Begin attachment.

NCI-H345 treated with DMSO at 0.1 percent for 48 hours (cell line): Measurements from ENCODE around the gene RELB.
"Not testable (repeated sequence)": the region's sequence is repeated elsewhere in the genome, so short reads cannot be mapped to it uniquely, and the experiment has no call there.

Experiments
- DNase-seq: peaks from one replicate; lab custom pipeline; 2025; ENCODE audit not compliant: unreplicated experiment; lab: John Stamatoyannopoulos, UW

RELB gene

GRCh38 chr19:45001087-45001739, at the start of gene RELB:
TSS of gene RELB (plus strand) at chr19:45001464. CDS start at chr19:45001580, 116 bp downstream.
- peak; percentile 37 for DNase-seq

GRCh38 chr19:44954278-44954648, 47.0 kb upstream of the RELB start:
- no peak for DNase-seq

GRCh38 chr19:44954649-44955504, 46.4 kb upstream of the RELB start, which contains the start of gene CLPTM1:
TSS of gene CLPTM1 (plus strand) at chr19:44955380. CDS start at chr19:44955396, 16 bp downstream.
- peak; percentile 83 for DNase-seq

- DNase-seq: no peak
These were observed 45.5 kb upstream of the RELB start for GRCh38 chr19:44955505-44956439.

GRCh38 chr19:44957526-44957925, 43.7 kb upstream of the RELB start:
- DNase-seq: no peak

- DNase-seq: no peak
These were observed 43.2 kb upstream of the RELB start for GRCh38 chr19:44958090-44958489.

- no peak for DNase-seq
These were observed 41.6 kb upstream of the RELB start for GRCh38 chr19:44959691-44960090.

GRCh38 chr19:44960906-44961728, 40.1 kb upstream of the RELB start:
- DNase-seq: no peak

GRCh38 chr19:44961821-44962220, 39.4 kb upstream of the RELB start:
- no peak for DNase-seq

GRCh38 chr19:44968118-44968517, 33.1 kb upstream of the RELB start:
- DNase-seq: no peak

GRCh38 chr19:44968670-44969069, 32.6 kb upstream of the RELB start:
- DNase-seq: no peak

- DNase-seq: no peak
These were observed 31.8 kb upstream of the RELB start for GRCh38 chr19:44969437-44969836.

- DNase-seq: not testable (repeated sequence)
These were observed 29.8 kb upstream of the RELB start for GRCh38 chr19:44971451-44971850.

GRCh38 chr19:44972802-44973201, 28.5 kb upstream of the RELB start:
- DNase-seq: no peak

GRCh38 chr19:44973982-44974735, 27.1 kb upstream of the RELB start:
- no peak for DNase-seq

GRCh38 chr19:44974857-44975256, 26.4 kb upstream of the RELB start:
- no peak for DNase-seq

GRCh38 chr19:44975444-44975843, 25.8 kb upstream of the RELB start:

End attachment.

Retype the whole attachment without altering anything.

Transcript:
NCI-H345 treated with DMSO at 0.1 percent for 48 hours (cell line): Measurements from ENCODE around the gene RELB.
"Not testable (repeated sequence)": the region's sequence is repeated elsewhere in the genome, so short reads cannot be mapped to it uniquely, and the experiment has no call there.

Experiments
- DNase-seq: peaks from one replicate; lab custom pipeline; 2025; ENCODE audit not compliant: unreplicated experiment; lab: John Stamatoyannopoulos, UW

RELB gene

GRCh38 chr19:45001087-45001739, at the start of gene RELB:
TSS of gene RELB (plus strand) at chr19:45001464. CDS start at chr19:45001580, 116 bp downstream.
- peak; percentile 37 for DNase-seq

GRCh38 chr19:44954278-44954648, 47.0 kb upstream of the RELB start:
- no peak for DNase-seq

GRCh38 chr19:44954649-44955504, 46.4 kb upstream of the RELB start, which contains the start of gene CLPTM1:
TSS of gene CLPTM1 (plus strand) at chr19:44955380. CDS start at chr19:44955396, 16 bp downstream.
- peak; percentile 83 for DNase-seq

- DNase-seq: no peak
These were observed 45.5 kb upstream of the RELB start for GRCh38 chr19:44955505-44956439.

GRCh38 chr19:44957526-44957925, 43.7 kb upstream of the RELB start:
- DNase-seq: no peak

- DNase-seq: no peak
These were observed 43.2 kb upstream of the RELB start for GRCh38 chr19:44958090-44958489.

- no peak for DNase-seq
These were observed 41.6 kb upstream of the RELB start for GRCh38 chr19:44959691-44960090.

GRCh38 chr19:44960906-44961728, 40.1 kb upstream of the RELB start:
- DNase-seq: no peak

GRCh38 chr19:44961821-44962220, 39.4 kb upstream of the RELB start:
- no peak for DNase-seq

GRCh38 chr19:44968118-44968517, 33.1 kb upstream of the RELB start:
- DNase-seq: no peak

GRCh38 chr19:44968670-44969069, 32.6 kb upstream of the RELB start:
- DNase-seq: no peak

- DNase-seq: no peak
These were observed 31.8 kb upstream of the RELB start for GRCh38 chr19:44969437-44969836.

- DNase-seq: not testable (repeated sequence)
These were observed 29.8 kb upstream of the RELB start for GRCh38 chr19:44971451-44971850.

GRCh38 chr19:44972802-44973201, 28.5 kb upstream of the RELB start:
- DNase-seq: no peak

GRCh38 chr19:44973982-44974735, 27.1 kb upstream of the RELB start:
- no peak for DNase-seq

GRCh38 chr19:44974857-44975256, 26.4 kb upstream of the RELB start:
- no peak for DNase-seq

GRCh38 chr19:44975444-44975843, 25.8 kb upstream of the RELB start: